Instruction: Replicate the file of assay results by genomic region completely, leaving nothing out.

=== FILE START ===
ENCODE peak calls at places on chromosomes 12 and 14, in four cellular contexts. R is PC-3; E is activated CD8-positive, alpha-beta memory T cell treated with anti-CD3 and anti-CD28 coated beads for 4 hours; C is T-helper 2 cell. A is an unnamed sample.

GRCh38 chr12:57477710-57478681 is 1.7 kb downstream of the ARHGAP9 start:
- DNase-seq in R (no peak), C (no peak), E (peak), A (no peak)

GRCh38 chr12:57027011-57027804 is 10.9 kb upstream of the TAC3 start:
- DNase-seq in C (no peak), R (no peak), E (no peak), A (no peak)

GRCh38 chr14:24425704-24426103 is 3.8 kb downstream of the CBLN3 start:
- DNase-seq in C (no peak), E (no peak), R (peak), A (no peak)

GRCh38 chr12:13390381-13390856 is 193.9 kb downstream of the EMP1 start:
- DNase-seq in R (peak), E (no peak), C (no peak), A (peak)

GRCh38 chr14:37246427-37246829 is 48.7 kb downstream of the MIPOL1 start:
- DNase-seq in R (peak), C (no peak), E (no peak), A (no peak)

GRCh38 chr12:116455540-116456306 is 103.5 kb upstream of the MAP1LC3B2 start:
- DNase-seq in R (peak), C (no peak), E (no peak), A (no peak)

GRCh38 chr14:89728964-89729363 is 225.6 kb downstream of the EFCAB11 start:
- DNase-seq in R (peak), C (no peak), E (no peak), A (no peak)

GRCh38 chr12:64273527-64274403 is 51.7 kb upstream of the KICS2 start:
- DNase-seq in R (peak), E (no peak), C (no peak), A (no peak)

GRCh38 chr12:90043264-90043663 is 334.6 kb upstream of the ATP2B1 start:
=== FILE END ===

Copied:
ENCODE peak calls at places on chromosomes 12 and 14, in four cellular contexts. R is PC-3; E is activated CD8-positive, alpha-beta memory T cell treated with anti-CD3 and anti-CD28 coated beads for 4 hours; C is T-helper 2 cell. A is an unnamed sample.

GRCh38 chr12:57477710-57478681 is 1.7 kb downstream of the ARHGAP9 start:
- DNase-seq in R (no peak), C (no peak), E (peak), A (no peak)

GRCh38 chr12:57027011-57027804 is 10.9 kb upstream of the TAC3 start:
- DNase-seq in C (no peak), R (no peak), E (no peak), A (no peak)

GRCh38 chr14:24425704-24426103 is 3.8 kb downstream of the CBLN3 start:
- DNase-seq in C (no peak), E (no peak), R (peak), A (no peak)

GRCh38 chr12:13390381-13390856 is 193.9 kb downstream of the EMP1 start:
- DNase-seq in R (peak), E (no peak), C (no peak), A (peak)

GRCh38 chr14:37246427-37246829 is 48.7 kb downstream of the MIPOL1 start:
- DNase-seq in R (peak), C (no peak), E (no peak), A (no peak)

GRCh38 chr12:116455540-116456306 is 103.5 kb upstream of the MAP1LC3B2 start:
- DNase-seq in R (peak), C (no peak), E (no peak), A (no peak)

GRCh38 chr14:89728964-89729363 is 225.6 kb downstream of the EFCAB11 start:
- DNase-seq in R (peak), C (no peak), E (no peak), A (no peak)

GRCh38 chr12:64273527-64274403 is 51.7 kb upstream of the KICS2 start:
- DNase-seq in R (peak), E (no peak), C (no peak), A (no peak)

GRCh38 chr12:90043264-90043663 is 334.6 kb upstream of the ATP2B1 start: